860 F2d 1078 Clark v. R Bort

860 F.2d 1078

Phil Phillip CLARK, Plaintiff-Appellant,
v.
Robert R. BORT; William L. Abshire, Defendants-Appellees.

No. 88-1495.

United States Court of Appeals, Sixth Circuit.

Oct. 13, 1988.

Unpublished Disposition
NOTICE: Sixth Circuit Rule 24(c) states that citation of unpublished dispositions is disfavored except for establishing res judicata, estoppel, or the law of the case and requires service of copies of cited unpublished dispositions of the Sixth Circuit.

Before KENNEDY, BOYCE F. MARTIN, Jr. and ALAN E. NORRIS, Circuit Judges.

ORDER


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1

Plaintiff Clark moves for miscellaneous relief on appeal from the district court's grant of summary judgment to the defendants in this prisoner's civil rights case. 42 U.S.C. Sec. 1983. The appeal has been referred to a panel of the court pursuant to Rule 9(a), Rules of the Sixth Circuit. Upon consideration, this panel unanimously agrees that oral argument is not needed. Fed.R.App.P. 34(a).

2

At the time of the events described in his complaint, Clark was a prisoner at the Riverside Correctional Facility in Ionia, Michigan. The defendants are the superintendent and the medical director at the Facility. Clark alleges that the defendants conspired to prevent him from receiving legal mail, resulting in the dismissal of a prior federal lawsuit. The district court granted summary judgment to the defendants based on the doctrine of collateral estoppel (issue preclusion). On appeal in the prior case, this court held that Clark had received a decision on the merits unaffected by any problems regarding legal mail. The district court held that this prior decision of the issue precluded Clark from relitigating the issue. See Parklane Hosiery Co. v. Shore, 439 U.S. 322, 326 (1979).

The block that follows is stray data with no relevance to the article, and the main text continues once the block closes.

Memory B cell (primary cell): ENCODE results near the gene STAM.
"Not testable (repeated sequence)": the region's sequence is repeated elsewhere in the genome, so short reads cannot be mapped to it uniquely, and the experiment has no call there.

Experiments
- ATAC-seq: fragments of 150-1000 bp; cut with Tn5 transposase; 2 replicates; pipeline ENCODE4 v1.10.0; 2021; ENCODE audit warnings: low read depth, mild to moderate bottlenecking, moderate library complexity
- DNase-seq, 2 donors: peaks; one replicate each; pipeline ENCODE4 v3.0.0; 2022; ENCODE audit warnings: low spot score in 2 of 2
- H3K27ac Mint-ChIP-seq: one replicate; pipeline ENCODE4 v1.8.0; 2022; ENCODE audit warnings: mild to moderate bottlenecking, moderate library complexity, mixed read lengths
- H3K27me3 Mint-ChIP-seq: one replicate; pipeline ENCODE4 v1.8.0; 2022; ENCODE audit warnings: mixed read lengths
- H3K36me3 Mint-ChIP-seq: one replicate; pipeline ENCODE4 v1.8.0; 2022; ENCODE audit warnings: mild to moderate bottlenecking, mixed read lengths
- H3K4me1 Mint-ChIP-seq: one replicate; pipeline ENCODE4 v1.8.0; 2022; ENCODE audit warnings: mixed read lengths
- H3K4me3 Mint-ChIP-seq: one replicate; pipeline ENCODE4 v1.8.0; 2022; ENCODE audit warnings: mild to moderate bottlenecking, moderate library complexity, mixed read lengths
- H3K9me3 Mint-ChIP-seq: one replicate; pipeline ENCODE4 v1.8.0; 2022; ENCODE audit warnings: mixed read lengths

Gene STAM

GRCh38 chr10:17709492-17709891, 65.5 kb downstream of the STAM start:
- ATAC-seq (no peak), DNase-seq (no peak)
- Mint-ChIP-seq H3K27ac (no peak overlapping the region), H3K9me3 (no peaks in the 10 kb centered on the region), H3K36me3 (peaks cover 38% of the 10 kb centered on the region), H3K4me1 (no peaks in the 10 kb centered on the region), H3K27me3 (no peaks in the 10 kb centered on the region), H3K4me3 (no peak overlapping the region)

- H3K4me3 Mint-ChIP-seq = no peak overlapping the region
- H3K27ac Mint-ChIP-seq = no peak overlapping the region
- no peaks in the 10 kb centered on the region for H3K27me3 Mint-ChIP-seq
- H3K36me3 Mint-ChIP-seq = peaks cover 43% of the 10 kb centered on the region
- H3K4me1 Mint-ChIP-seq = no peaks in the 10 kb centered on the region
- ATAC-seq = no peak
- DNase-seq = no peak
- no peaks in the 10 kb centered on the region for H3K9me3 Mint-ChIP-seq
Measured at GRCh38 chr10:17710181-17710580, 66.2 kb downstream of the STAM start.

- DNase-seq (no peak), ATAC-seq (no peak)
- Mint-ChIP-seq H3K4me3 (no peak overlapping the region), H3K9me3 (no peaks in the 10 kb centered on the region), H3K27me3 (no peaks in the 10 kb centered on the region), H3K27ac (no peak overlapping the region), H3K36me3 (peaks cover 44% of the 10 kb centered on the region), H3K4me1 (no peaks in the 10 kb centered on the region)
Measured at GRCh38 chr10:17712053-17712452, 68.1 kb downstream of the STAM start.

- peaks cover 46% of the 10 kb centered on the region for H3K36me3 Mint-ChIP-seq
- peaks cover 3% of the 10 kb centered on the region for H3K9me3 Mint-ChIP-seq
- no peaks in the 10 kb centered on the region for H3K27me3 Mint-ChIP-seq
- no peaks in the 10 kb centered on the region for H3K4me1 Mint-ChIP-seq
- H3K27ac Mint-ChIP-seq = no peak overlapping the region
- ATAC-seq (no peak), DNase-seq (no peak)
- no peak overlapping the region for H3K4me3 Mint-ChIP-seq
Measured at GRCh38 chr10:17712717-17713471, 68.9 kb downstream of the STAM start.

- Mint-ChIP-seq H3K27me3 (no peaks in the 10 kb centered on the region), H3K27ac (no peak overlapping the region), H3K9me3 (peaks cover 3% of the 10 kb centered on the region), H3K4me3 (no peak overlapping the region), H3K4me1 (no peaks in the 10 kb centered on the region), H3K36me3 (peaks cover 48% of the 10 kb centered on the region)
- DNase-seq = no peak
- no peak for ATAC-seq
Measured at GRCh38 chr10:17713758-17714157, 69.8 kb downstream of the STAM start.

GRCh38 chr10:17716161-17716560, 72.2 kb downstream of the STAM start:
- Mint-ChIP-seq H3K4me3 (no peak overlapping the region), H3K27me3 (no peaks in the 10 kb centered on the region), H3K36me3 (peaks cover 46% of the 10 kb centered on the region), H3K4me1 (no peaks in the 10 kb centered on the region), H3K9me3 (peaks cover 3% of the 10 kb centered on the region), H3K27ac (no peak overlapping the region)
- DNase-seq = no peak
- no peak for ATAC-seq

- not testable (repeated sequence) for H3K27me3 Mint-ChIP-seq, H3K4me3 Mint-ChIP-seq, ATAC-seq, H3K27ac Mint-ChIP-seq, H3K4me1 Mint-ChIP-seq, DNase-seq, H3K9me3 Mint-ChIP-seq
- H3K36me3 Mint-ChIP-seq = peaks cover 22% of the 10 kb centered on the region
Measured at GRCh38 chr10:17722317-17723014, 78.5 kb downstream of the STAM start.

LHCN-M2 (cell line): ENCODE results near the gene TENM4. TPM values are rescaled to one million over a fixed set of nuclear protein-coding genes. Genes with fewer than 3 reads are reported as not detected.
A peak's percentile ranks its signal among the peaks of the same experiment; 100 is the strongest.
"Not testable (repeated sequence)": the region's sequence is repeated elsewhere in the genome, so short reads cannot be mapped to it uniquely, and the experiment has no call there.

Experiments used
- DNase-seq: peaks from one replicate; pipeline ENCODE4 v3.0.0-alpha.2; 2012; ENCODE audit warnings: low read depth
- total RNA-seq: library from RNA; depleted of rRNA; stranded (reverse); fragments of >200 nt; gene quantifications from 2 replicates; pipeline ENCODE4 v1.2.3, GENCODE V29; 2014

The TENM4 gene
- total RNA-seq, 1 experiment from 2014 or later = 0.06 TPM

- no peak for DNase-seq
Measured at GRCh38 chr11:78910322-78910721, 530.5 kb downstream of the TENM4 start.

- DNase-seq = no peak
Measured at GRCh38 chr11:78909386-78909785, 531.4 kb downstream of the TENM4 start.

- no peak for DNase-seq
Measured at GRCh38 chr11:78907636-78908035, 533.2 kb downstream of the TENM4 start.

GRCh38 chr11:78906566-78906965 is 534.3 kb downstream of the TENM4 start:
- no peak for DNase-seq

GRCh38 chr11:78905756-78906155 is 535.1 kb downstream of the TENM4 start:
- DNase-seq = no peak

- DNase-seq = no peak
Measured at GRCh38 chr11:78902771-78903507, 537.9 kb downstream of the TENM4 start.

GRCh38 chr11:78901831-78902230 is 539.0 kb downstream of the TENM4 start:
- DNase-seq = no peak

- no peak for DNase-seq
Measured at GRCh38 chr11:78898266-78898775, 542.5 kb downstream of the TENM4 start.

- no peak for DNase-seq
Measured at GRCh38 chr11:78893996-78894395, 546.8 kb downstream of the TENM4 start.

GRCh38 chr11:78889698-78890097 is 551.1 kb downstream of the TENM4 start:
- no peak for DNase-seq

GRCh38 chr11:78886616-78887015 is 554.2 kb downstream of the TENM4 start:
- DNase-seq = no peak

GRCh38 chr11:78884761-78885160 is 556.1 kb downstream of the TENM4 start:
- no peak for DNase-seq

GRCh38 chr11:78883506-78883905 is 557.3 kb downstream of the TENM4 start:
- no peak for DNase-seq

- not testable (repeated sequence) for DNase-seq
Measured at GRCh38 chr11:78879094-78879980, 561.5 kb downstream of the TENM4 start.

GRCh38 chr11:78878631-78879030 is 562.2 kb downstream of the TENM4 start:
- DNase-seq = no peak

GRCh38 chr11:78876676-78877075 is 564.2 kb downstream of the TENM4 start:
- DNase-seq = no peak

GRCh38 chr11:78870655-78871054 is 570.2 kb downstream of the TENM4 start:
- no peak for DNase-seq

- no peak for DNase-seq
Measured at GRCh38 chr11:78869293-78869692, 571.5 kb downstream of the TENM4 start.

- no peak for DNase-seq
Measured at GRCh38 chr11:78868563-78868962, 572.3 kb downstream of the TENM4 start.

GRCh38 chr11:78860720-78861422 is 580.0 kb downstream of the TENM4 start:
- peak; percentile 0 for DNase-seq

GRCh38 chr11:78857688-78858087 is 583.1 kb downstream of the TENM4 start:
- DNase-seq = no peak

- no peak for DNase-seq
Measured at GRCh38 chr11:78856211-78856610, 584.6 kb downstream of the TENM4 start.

3

We agree with the conclusions of the district court for the reasons stated in the magistrate's report and the district court's opinion. Accordingly, the motion for miscellaneous relief is denied. The judgment of the district court is affirmed under Rule 9(b)(5), Rules of the Sixth Circuit, because the issues are not substantial and do not require oral argument.